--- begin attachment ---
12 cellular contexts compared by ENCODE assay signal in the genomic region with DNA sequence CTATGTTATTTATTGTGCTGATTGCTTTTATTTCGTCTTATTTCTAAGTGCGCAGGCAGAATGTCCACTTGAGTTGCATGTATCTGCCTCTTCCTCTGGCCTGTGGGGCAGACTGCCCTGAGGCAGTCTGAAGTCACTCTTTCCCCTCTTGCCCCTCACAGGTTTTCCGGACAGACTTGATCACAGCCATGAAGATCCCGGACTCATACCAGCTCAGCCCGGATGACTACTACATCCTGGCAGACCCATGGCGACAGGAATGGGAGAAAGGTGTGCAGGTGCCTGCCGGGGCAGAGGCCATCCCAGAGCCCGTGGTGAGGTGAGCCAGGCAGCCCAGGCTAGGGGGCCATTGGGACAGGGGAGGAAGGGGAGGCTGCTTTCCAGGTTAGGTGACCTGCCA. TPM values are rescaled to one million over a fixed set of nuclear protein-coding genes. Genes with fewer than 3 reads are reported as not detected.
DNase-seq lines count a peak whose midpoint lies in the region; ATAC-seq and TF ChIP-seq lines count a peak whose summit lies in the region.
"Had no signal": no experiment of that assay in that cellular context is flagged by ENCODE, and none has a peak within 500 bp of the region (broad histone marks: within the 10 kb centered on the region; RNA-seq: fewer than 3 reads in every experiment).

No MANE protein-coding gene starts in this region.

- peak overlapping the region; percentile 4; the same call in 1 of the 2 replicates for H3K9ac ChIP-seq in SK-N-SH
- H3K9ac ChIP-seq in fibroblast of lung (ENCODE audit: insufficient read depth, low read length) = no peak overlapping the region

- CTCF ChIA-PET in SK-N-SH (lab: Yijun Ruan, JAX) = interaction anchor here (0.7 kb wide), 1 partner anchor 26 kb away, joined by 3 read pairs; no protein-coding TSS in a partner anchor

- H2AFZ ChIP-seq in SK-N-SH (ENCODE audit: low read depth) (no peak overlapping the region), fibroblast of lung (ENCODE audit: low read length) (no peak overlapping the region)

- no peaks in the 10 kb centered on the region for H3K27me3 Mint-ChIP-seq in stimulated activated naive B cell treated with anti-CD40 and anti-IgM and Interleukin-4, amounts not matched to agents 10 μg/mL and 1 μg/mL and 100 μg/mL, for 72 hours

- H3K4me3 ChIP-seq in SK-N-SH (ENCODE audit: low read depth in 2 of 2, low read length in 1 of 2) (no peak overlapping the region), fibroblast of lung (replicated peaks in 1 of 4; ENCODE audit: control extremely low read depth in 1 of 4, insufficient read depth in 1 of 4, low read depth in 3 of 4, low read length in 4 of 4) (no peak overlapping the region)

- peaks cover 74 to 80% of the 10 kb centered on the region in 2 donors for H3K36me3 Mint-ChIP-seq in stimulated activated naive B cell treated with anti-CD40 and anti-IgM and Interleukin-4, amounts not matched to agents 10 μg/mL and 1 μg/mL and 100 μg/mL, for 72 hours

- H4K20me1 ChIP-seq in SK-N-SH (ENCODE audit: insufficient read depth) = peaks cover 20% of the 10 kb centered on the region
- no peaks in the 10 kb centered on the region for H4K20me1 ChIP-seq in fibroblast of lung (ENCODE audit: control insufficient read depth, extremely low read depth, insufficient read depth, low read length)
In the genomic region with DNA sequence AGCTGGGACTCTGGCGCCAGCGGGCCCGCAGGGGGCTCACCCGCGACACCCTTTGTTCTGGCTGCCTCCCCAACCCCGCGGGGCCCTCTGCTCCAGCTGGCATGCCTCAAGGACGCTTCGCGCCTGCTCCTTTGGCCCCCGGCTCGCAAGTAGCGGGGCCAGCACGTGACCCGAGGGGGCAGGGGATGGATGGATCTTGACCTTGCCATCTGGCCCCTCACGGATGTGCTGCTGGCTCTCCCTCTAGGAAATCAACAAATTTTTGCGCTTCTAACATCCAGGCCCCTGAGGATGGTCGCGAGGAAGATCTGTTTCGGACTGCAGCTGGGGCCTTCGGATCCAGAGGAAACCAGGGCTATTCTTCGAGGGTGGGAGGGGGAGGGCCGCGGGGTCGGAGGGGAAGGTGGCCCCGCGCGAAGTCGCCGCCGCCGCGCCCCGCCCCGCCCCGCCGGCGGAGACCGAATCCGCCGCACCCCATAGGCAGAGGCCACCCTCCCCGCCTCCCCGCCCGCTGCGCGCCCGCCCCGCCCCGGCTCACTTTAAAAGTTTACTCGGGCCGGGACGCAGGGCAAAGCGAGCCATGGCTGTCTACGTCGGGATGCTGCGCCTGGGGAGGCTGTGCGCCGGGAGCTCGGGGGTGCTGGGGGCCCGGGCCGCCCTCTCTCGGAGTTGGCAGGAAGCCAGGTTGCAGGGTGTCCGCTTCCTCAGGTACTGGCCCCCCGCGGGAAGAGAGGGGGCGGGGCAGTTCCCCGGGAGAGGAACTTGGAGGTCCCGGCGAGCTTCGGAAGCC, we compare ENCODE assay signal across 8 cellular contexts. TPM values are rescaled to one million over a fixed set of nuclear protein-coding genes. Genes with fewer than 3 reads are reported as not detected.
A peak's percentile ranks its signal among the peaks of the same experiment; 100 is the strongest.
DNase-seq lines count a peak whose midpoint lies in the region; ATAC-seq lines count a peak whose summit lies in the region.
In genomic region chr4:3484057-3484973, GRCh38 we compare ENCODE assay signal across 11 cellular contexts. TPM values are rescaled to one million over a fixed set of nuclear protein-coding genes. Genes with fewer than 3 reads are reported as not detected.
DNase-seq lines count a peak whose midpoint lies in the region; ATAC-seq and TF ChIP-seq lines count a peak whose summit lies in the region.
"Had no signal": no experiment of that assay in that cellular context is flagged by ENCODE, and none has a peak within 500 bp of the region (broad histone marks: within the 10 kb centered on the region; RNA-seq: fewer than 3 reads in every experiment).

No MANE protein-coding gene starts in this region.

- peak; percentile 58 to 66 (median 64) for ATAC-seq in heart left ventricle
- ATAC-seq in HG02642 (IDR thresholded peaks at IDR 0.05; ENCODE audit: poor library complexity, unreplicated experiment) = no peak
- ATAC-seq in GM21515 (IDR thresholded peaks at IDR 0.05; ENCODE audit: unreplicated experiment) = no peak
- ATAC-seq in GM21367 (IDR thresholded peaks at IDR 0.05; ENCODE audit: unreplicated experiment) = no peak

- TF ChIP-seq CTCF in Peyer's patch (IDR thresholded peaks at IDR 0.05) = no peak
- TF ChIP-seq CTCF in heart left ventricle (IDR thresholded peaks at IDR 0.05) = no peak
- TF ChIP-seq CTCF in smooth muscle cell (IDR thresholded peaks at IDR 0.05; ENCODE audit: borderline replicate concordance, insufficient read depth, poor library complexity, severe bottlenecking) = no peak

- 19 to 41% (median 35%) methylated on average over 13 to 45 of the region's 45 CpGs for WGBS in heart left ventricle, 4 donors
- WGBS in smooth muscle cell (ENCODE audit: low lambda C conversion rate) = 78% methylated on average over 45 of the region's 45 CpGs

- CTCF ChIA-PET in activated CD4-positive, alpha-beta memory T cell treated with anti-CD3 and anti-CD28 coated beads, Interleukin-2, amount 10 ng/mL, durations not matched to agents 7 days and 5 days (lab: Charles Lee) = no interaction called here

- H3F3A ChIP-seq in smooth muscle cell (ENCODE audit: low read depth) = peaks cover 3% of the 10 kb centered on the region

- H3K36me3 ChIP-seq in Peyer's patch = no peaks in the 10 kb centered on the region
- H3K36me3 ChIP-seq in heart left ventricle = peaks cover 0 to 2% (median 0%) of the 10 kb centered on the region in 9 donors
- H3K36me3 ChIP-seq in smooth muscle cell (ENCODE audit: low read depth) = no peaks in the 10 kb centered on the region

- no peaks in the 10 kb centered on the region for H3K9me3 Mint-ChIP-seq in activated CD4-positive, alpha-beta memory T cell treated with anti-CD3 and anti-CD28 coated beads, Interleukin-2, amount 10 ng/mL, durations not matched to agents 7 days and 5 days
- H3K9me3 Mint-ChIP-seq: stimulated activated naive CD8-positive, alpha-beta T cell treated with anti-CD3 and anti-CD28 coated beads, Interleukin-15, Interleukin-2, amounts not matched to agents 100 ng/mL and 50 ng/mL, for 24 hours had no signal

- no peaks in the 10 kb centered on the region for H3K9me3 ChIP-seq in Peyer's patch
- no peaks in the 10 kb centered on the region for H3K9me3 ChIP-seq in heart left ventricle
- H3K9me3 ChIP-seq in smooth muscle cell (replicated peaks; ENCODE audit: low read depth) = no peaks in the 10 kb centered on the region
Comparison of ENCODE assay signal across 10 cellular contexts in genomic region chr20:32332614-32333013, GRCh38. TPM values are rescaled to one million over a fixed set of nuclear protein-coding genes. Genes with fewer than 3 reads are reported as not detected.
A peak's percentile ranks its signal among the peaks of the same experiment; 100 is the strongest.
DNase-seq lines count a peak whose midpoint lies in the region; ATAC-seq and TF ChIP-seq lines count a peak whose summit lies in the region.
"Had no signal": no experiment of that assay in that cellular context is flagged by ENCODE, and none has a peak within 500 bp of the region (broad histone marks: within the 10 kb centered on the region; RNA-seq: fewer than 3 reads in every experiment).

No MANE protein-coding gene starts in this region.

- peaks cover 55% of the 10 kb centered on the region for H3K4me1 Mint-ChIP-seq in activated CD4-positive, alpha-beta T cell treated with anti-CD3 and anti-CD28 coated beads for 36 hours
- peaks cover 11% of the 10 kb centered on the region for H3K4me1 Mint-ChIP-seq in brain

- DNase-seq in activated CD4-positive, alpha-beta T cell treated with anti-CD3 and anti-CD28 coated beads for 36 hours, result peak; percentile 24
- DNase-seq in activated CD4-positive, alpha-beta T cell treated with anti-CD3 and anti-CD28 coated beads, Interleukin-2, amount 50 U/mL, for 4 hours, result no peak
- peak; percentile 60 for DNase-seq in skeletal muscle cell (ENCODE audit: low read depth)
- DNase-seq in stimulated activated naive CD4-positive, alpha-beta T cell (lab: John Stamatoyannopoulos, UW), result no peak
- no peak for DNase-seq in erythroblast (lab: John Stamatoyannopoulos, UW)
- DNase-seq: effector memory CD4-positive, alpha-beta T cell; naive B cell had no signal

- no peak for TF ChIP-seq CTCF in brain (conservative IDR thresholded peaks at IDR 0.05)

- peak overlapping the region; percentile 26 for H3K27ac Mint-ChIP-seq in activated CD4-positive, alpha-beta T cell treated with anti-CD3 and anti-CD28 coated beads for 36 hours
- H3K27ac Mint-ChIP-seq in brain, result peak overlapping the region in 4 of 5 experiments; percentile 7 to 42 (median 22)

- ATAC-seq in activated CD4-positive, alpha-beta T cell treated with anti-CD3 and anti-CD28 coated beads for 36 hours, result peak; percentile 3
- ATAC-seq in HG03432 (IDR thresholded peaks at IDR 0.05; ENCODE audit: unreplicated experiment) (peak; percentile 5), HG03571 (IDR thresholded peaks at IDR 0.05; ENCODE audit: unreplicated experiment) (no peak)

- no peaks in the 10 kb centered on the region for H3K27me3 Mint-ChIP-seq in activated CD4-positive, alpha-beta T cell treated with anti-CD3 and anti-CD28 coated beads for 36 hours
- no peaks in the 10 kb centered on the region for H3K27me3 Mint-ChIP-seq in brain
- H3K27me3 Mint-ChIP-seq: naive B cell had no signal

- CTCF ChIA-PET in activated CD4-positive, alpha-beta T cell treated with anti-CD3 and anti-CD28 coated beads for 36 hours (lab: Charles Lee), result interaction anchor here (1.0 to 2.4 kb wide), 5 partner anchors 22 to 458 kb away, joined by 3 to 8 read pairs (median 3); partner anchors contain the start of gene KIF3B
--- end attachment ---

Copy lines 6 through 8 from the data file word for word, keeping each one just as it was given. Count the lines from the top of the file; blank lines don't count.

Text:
- H3K9ac ChIP-seq in fibroblast of lung (ENCODE audit: insufficient read depth, low read length) = no peak overlapping the region

- CTCF ChIA-PET in SK-N-SH (lab: Yijun Ruan, JAX) = interaction anchor here (0.7 kb wide), 1 partner anchor 26 kb away, joined by 3 read pairs; no protein-coding TSS in a partner anchor

- H2AFZ ChIP-seq in SK-N-SH (ENCODE audit: low read depth) (no peak overlapping the region), fibroblast of lung (ENCODE audit: low read length) (no peak overlapping the region)